2mass-planck-allsky

Ultra-short-period Planets in K2. III. Neighbors are Common with 13 New Multiplanet Systems and 10 Newly Validated Planets in Campaigns 0-8 and 10

August 2021 • 2021PSJ.....2..152A

Authors • Adams, Elisabeth R. • Jackson, Brian • Johnson, Samantha • Ciardi, David R. • Cochran, William D. • Endl, Michael • Everett, Mark E. • Furlan, Elise • Howell, Steve B. • Jayanthi, Prasanna • MacQueen, Phillip J. • Matson, Rachel A. • Partyka-Worley, Ciera • Schlieder, Joshua • Scott, Nicholas J. • Stanton, Sevio M. • Ziegler, Carl

Abstract • Using the EVEREST photometry pipeline, we have identified 74 candidate ultra-short-period planets (USPs; orbital period P < 1 day) in the first half of the K2 data (Campaigns 0-8 and 10). Of these, 33 candidates have not previously been reported. A systematic search for additional transiting planets found 13 new multiplanet systems containing a USP, doubling the number known and representing a third (32%) of USPs in our sample from K2. We also identified 30 companions, which have periods from 1.4 to 31 days (median 5.5 days). A third (36 of 104) of the candidate USPs and companions have been statistically validated or confirmed in this work, 10 for the first time, including 7 USPs. Almost all candidates, and all validated planets, are small (radii Rp ≤ 3 R) with a median radius of Rp = 1.1 R; the validated and confirmed USP candidates have radii between 0.4 R and 2.4 R and periods from P = 0.18 to 0.96 days. The lack of candidate (a) ultra-hot-Jupiter (Rp > 10 R) and (b) short-period-desert (3 ≤ Rp ≤ 10 R) planets suggests that both populations are rare, although our survey may have missed some of the very deepest transits. These results also provide strong evidence that we have not reached a lower limit on the distribution of planetary radius values for planets at close proximity to a star and suggest that additional improvements in photometry techniques would yield yet more USPs. The large fraction of USPs in known multiplanet systems supports origins models that involve dynamical interactions with exterior planets coupled to tidal decay of the USP orbits.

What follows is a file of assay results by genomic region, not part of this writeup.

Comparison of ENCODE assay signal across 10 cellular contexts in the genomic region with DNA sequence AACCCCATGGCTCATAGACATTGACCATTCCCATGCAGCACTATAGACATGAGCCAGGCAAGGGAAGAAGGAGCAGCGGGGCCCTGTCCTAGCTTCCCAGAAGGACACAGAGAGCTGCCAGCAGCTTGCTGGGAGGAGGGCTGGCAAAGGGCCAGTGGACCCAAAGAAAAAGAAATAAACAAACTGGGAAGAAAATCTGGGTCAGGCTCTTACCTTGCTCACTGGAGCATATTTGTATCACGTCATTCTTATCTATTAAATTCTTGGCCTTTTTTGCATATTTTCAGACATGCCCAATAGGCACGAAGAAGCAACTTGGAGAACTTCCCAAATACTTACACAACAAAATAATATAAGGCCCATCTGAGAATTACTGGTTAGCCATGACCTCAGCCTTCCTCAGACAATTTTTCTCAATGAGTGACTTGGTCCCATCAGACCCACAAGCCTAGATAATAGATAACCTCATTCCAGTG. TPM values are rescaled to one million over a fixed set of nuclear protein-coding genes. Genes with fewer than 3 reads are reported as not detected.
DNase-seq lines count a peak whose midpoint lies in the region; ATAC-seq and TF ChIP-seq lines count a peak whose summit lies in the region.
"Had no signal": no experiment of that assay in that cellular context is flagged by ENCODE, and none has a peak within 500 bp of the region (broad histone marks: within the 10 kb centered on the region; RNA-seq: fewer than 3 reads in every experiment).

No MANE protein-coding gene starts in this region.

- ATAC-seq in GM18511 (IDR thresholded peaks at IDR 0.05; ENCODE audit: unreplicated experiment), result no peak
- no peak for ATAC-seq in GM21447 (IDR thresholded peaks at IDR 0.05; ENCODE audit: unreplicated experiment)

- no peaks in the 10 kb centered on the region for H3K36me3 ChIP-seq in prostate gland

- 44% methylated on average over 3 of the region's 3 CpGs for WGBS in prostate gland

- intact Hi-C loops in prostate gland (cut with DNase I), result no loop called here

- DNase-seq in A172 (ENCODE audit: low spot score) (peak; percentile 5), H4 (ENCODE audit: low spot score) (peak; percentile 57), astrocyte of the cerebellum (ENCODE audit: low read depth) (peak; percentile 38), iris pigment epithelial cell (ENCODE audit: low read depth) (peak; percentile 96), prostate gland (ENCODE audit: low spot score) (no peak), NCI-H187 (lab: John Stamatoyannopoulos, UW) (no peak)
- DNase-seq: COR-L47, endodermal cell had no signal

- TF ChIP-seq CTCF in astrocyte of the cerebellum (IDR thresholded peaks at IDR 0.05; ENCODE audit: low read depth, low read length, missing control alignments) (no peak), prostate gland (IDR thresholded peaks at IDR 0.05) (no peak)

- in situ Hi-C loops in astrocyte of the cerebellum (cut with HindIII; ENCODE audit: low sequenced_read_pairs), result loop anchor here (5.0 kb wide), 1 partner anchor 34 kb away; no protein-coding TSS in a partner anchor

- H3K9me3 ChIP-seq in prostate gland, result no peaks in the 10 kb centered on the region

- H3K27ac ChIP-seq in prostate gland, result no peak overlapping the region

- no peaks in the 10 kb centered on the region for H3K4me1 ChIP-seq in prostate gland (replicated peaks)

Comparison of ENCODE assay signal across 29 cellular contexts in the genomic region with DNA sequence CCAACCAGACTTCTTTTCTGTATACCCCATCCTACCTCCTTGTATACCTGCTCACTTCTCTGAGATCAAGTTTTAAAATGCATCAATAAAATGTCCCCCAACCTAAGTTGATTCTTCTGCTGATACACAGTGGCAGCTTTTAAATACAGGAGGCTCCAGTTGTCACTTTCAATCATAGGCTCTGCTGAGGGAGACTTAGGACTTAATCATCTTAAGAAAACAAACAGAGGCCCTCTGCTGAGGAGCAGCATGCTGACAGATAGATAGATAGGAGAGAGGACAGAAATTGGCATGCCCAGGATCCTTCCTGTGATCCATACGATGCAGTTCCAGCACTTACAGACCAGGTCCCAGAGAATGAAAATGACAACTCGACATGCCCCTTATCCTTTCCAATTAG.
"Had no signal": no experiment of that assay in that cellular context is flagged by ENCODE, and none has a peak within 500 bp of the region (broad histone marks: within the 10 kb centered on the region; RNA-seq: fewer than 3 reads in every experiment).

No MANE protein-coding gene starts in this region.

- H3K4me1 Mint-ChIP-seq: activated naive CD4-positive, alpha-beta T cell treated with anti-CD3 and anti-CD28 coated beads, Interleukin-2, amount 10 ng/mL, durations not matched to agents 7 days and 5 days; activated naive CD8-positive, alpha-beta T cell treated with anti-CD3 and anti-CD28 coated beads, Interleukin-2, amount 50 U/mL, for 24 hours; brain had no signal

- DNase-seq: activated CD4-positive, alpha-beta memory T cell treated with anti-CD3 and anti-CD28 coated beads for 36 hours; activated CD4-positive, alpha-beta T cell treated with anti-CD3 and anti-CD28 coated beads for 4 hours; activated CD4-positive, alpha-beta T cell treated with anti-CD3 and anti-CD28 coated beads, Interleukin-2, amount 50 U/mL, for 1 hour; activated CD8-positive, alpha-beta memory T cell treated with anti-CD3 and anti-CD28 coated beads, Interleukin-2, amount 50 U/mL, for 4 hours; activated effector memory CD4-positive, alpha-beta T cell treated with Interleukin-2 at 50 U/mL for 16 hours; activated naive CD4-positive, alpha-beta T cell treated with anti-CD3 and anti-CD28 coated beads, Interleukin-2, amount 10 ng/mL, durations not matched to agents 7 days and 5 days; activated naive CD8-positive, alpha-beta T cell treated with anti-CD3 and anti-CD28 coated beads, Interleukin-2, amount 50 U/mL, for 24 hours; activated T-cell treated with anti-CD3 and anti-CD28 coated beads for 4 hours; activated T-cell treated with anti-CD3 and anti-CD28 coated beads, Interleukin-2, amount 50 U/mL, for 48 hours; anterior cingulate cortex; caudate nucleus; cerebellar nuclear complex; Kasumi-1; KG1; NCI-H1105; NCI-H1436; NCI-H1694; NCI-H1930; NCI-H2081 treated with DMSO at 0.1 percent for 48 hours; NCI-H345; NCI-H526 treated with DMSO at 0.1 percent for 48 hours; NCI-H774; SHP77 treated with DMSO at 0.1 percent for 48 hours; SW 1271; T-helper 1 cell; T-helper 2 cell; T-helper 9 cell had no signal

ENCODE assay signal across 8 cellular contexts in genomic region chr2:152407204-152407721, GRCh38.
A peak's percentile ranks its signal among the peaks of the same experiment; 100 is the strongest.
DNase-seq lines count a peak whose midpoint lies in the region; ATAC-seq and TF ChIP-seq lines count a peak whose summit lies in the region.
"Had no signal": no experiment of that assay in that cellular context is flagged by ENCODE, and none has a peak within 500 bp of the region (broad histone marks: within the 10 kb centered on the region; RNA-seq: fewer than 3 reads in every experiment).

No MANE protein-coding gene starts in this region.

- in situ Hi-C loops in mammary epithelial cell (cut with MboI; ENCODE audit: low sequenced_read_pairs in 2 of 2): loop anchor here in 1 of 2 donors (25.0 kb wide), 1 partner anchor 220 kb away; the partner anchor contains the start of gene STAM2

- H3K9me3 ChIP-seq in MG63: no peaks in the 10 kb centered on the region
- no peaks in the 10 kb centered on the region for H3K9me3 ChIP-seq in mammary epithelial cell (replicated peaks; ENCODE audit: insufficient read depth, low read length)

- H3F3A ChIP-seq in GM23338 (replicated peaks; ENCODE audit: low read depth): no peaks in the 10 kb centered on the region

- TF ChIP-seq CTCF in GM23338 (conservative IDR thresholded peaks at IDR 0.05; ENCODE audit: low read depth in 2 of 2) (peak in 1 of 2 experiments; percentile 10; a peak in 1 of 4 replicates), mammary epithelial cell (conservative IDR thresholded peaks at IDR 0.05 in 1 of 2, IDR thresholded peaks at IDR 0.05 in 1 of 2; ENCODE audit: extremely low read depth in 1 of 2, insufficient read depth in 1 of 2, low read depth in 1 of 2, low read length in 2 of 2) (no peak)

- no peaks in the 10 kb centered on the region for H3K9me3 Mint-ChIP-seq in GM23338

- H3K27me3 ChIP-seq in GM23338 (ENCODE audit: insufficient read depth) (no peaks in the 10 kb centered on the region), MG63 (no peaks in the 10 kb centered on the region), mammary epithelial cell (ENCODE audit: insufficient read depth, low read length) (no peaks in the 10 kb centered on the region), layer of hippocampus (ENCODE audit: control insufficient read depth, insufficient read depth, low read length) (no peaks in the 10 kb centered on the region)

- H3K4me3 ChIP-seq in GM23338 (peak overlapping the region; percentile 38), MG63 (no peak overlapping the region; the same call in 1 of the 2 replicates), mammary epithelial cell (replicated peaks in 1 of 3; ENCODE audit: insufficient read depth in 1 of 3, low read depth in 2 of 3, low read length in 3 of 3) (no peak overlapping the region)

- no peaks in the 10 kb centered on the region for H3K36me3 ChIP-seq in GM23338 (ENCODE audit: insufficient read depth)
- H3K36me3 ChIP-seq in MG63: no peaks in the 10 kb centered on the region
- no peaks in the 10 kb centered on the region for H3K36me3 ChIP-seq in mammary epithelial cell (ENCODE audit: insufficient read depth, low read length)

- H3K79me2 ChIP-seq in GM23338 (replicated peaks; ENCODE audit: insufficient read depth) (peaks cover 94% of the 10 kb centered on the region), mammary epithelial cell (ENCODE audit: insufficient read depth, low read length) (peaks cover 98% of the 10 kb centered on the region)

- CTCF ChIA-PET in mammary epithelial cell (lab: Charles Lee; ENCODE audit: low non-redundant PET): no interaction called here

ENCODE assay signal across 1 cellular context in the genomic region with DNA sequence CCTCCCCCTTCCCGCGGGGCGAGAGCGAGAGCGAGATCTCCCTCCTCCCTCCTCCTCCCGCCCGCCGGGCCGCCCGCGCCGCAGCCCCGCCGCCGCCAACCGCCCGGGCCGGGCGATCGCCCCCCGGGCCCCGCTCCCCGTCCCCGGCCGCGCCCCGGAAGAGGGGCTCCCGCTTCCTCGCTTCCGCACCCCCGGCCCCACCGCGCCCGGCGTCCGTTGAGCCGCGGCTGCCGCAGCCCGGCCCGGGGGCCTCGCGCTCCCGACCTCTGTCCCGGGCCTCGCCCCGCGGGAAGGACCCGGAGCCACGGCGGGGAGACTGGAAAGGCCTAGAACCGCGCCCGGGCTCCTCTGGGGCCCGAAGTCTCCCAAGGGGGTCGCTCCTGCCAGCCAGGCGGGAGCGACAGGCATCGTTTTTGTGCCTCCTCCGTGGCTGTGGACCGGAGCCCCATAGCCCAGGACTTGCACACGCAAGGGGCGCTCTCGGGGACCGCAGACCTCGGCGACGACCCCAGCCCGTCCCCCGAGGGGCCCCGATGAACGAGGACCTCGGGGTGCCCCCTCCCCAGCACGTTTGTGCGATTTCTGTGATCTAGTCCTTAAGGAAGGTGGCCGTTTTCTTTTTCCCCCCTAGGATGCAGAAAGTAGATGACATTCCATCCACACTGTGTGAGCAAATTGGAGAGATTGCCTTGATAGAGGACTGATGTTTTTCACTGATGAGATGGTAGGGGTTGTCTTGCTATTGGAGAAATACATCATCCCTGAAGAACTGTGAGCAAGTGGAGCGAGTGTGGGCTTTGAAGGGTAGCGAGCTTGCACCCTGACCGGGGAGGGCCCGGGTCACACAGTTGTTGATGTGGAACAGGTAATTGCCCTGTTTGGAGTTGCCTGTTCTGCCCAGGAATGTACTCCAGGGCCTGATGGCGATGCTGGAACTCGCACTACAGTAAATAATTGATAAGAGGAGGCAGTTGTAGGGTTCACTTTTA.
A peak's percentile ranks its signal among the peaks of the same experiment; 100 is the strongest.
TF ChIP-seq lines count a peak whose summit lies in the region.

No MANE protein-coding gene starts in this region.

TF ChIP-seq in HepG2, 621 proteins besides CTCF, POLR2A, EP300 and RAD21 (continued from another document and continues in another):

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David Ciardi

Senior Scientist